London: The UK on Tuesday unveiled plans to further its crackdown on immigration through "work and study routes" from non-EU nations, in a move that is expected to make it difficult for British firms to hire professionals from countries like India.
- Crackdown on immigration through work, study routes from non-EU nations
- May tighten tests companies take before recruiting from abroad
- Tough laws against banking, property services to illegal immigrants
Home Secretary Amber Rudd told the annual Conservative Party conference in Birmingham that she will be looking at a range of options to cut migration.
"Leaving the EU is just one part of the strategy. We have to look at all sources of immigration if we mean business... We will be looking across work and study routes. This will include examining whether we should tighten the test companies have to take before recruiting from abroad," Rudd said as she announced a new consultation on tightening immigration.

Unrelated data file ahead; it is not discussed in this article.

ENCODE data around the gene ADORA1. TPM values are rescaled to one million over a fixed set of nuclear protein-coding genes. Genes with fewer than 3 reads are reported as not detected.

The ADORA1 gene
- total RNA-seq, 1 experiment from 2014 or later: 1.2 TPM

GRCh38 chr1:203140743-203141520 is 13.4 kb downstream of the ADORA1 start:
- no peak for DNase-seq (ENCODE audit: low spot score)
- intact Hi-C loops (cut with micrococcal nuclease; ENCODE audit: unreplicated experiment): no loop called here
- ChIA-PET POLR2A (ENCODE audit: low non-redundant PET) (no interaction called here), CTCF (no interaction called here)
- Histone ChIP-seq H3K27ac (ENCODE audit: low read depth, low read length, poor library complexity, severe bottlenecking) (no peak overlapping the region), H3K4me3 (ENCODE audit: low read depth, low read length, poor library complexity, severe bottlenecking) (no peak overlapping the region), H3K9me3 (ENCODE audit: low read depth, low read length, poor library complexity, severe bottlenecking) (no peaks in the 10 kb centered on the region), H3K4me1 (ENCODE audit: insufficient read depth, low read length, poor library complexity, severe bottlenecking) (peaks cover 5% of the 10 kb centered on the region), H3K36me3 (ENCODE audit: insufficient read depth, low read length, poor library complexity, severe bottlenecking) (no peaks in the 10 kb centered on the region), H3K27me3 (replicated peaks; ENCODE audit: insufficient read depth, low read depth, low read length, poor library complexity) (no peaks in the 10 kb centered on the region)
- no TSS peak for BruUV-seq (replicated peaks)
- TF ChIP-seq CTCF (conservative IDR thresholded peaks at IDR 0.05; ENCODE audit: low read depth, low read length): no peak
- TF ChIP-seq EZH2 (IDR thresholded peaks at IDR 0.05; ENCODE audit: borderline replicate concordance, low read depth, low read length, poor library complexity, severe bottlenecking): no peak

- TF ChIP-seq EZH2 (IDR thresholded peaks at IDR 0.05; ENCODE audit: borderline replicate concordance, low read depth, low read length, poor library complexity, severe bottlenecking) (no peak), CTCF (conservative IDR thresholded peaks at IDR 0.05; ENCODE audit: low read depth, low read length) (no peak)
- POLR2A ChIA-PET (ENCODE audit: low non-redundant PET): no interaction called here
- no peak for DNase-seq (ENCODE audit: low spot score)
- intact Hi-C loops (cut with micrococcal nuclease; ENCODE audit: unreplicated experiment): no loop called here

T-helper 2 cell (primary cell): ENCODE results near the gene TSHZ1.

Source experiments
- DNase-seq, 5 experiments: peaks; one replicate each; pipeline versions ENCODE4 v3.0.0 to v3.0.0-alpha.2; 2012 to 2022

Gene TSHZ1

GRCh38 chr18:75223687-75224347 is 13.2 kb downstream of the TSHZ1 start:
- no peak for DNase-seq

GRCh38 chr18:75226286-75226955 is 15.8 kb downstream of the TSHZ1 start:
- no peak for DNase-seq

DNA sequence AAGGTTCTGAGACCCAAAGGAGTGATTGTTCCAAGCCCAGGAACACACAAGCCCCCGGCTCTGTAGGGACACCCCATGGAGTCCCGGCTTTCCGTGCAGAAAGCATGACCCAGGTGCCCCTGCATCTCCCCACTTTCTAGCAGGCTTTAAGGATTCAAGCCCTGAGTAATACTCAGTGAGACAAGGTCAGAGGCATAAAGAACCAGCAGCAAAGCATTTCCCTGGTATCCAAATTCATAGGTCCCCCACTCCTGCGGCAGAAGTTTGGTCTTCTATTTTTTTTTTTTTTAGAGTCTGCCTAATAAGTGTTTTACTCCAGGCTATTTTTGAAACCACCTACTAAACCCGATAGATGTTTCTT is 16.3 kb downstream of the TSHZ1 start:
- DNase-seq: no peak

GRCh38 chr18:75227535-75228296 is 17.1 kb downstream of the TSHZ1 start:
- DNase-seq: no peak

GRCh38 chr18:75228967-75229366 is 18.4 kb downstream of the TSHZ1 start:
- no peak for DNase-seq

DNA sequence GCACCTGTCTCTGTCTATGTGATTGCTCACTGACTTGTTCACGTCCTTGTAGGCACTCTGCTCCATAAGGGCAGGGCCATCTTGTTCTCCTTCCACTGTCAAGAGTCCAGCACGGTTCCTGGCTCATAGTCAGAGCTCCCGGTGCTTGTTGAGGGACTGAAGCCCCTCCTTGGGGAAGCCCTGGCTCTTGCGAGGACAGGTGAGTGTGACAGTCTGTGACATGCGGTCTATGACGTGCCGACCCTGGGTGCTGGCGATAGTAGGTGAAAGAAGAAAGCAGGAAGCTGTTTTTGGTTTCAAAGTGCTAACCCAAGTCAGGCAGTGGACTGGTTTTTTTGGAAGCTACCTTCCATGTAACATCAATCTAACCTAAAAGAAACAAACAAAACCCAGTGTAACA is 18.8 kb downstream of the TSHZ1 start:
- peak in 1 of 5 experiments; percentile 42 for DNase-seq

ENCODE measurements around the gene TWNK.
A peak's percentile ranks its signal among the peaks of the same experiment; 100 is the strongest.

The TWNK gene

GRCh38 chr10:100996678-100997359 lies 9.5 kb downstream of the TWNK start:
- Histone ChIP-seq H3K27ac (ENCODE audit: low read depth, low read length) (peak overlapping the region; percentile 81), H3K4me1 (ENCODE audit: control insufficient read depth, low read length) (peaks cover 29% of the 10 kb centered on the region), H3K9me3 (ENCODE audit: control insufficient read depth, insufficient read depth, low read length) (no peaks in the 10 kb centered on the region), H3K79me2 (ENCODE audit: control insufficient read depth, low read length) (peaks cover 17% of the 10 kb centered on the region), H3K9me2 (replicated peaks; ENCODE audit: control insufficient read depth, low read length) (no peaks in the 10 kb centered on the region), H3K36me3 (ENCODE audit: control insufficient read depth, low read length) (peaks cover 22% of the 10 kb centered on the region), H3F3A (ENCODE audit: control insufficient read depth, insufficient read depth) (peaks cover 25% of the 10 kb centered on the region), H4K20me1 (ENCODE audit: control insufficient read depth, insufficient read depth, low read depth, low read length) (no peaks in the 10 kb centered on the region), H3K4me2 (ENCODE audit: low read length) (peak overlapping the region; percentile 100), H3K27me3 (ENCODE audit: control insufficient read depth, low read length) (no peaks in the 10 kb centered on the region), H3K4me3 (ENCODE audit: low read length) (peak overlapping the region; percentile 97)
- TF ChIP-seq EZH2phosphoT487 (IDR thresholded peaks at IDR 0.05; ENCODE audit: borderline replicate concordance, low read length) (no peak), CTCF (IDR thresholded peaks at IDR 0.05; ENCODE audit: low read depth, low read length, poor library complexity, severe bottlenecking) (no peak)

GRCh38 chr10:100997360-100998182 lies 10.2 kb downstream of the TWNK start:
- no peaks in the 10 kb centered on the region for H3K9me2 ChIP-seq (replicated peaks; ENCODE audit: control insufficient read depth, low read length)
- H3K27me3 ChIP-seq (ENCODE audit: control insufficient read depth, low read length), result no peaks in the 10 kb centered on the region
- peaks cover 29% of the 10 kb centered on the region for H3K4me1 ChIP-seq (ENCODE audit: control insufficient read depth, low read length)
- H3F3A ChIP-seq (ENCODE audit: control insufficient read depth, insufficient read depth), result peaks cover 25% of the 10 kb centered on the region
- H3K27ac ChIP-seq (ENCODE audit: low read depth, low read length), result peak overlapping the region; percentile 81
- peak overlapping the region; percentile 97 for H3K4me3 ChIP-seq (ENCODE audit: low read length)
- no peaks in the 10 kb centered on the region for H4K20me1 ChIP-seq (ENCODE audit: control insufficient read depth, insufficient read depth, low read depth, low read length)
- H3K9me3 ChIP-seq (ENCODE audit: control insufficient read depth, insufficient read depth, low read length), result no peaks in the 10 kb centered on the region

The new rules are expected to make it tougher for British companies wanting to bring in foreign professionals from outside the EU, including countries like India.
"The test should ensure people coming here are filling gaps in the labour market, not taking jobs British people could do. But it's become a tick box exercise, allowing some firms to get away with not training local people," she said.
Rudd also announced new rules that will make it more difficult to lend out property or provide banking services to illegal migrants. Immigration checks will be a mandatory requirement for those wanting to get a licence to drive a taxi.
The crackdown will affect students from India planning to study in the UK; their numbers are already at an all-time low.
"We will also look for the first time at whether our student immigration rules should be tailored to the quality of the course and the quality of the educational institution," the minister said.
However, the new rules will be brought in after consultation with businesses and universities, she said.
Akshay G, an engineering student who will complete his course in a UK university soon, said finding a job next won't be a simple task.
"I think the solution to controlling immigration is not blocking jobs to foreign nationals. These are highly skilled people we are talking about. The British will have to change the education system here to train the youth to be capable of doing the jobs, until then companies cannot find talent within," Akshay added.